Wednesday, April 28, 2010

Freedom in Christ



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Part 12 of a series through Galatians

Text: Galatians 5:1-15

"It’s a free country!"

"Everyone has the following fundamental freedoms: (a) freedom of conscience and religion; (b) freedom of thought, belief, opinion and expression, including the freedom of the press and other media of communication; (c) freedom of peaceful assembly; and (d) freedom of association."—Canadian Charter of Rights and Freedoms

F. D. Roosevelt’s four freedoms: freedom of speech, freedom of worship, freedom from want, and freedom from fear.

"Live free or die."—the official motto of New Hampshire

"It is for freedom that Christ has set us free" (v. 1a).
  • Freedom should be valued.
  • Freedom can be costly.
  • Freedom is often abused.
What is Christian freedom? Three facts about Christian freedom:
  1. I am free from the law’s curse. "Stand firm, then, and do not let yourselves be burdened again by a yoke of slavery" (v. 1b). The law was given for a limited time (until Christ came) for a limited purpose (to reveal sin). We cannot be justified by obeying the law, no matter how hard we try. This is the law’s curse. When Paul wrote, "You have fallen away from grace" (v. 4), he was not saying that salvation can be lost. Rather, he was saying that the Galatians had moved from enjoying God’s grace to trying to earn God’s favor by observing the law. The gospel is offensive (v. 11) because it declares that we are incapable of earning justification.

  2. I am not free to excuse my sin. "You, my brothers, were called to be free. But do not use your freedom to indulge the sinful nature" (v. 13a). We are free from the curse of the law, but we are not free from the morality of the law. Freedom in Christ is not a license to sin. Jude wrote about "godless men, who change the grace of our God into a license for immorality and deny Christ our only Sovereign and Lord" (Jude 4). Canada is a free country, but we are not free to do whatever we want. Abraham Lincoln said, “Freedom is not the right to do what we want, but what we ought.” To be free in Christ means to be free to live as God wants me to live.

  3. I am free to serve others. "Rather, serve one another in love" (v. 13b). Christian freedom is voluntary slavery. The Greek word for "serve" (douleuo) means "to be a slave." "He who was a slave when he was called by the Lord is the Lord’s freedman; similarly, he who was a free man when he was called is Christ’s slave" (1 Corinthians 7:22). "Now that you have been set free from sin and have become slaves to God" (Romans 6:22). Our freedom is not self-seeking; it is self-sacrificing. "The only things that counts is faith expressing itself through love" (v. 6). Love is defined by Christ. He "loved me and gave himself for me" (2:20). Love is inspired by the Spirit. "The fruit of the Spirit is love" (5:22). Love is expressed by serving others. "As we have opportunity, let us do good to all people, especially to those who belong to the family of God" (6:10). Paul gives two incentives to love: (1) Love is the essence of the law. "The entire law is summed up in a single command: 'Love your neighbor as yourself'" (v. 14; cf. Leviticus 19:18). The Greek word for "summed up" (pleroo) can either be translated "summarized" (Jesus summed up the law with two commands, Matthew 22:37-40) or "fulfilled" (Romans 13:8) The law can be boiled down to a one-word command: "Love." (2) Love is the eliminator of discord. "If you keep on biting and devouring each other, watch out or you will be destroyed by each other" (v. 15).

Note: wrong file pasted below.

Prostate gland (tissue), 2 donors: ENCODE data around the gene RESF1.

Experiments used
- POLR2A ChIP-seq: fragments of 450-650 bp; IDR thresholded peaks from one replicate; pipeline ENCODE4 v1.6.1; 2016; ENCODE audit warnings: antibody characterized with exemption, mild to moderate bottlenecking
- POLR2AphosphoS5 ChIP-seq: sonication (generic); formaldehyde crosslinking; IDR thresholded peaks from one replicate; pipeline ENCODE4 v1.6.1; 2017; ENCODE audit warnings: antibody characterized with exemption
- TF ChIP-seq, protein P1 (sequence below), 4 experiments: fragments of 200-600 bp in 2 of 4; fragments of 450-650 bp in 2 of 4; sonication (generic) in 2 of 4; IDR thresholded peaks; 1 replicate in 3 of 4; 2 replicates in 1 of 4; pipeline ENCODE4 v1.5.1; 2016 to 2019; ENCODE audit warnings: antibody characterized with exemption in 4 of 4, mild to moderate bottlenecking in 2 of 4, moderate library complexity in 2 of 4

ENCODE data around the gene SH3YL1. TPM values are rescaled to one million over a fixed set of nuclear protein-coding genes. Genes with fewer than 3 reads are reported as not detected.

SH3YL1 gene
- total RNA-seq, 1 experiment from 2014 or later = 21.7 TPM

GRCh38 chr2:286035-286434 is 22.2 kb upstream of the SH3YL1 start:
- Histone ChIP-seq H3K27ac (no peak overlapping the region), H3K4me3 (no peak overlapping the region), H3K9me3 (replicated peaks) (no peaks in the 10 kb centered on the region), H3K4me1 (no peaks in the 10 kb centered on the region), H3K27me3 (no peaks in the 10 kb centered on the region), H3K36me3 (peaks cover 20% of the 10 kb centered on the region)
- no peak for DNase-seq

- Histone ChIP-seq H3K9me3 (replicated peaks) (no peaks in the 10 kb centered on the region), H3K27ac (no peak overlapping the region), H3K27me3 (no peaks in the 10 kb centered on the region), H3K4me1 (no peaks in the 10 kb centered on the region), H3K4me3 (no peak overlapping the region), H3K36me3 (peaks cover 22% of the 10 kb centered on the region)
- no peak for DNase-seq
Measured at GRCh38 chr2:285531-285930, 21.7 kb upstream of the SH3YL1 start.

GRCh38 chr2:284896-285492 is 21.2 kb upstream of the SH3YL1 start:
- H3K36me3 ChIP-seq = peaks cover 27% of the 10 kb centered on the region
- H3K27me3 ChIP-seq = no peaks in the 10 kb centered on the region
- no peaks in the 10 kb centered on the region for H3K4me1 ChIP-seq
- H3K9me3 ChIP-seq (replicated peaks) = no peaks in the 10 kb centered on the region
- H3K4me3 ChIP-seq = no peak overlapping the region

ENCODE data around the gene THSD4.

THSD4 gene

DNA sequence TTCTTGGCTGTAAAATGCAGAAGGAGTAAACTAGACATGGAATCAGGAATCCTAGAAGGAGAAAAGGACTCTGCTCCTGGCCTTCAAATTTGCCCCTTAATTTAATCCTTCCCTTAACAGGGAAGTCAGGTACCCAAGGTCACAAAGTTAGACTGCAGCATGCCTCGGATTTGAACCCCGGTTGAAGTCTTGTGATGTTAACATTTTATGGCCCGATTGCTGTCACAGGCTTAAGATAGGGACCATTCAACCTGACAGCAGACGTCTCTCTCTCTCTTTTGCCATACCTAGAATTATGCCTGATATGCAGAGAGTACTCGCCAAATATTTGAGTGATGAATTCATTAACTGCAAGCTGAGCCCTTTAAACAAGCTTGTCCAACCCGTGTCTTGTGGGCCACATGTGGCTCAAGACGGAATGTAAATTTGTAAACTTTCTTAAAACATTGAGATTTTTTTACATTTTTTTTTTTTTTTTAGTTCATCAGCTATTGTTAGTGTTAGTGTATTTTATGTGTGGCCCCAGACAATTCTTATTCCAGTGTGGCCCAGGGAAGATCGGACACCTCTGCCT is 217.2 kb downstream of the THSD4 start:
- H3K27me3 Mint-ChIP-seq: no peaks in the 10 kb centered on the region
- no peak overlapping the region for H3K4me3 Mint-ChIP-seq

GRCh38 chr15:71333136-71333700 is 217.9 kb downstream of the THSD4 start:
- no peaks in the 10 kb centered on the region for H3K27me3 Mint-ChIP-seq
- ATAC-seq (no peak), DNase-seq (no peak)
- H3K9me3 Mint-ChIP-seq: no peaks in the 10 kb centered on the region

How should we respond to the freedom we have in Christ?
  • Don’t say, “I can do whatever I want.”
  • Say, “I can do whatever you need.”
  • Don’t ask, “What must I do?”
  • Ask, “What can I do?”